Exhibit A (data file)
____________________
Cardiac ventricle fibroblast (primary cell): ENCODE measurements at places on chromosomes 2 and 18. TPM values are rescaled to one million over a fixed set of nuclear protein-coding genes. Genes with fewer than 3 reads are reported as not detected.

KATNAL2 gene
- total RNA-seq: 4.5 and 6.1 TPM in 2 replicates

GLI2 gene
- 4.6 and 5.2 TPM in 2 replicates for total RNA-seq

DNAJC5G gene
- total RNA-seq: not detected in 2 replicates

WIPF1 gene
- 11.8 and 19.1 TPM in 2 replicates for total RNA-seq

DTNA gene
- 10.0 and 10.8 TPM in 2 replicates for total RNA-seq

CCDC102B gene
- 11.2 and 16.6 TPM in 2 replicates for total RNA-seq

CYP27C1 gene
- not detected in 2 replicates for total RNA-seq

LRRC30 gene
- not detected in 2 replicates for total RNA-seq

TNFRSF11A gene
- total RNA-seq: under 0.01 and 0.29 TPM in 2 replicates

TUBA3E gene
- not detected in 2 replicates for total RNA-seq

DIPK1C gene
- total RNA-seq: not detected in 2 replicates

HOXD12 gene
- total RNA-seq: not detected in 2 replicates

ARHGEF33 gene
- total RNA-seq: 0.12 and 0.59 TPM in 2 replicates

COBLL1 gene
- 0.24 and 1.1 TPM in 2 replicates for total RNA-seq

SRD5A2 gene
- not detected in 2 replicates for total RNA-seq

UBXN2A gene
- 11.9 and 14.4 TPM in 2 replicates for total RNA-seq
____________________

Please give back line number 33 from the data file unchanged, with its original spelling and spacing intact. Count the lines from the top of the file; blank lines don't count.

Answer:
- 11.9 and 14.4 TPM in 2 replicates for total RNA-seq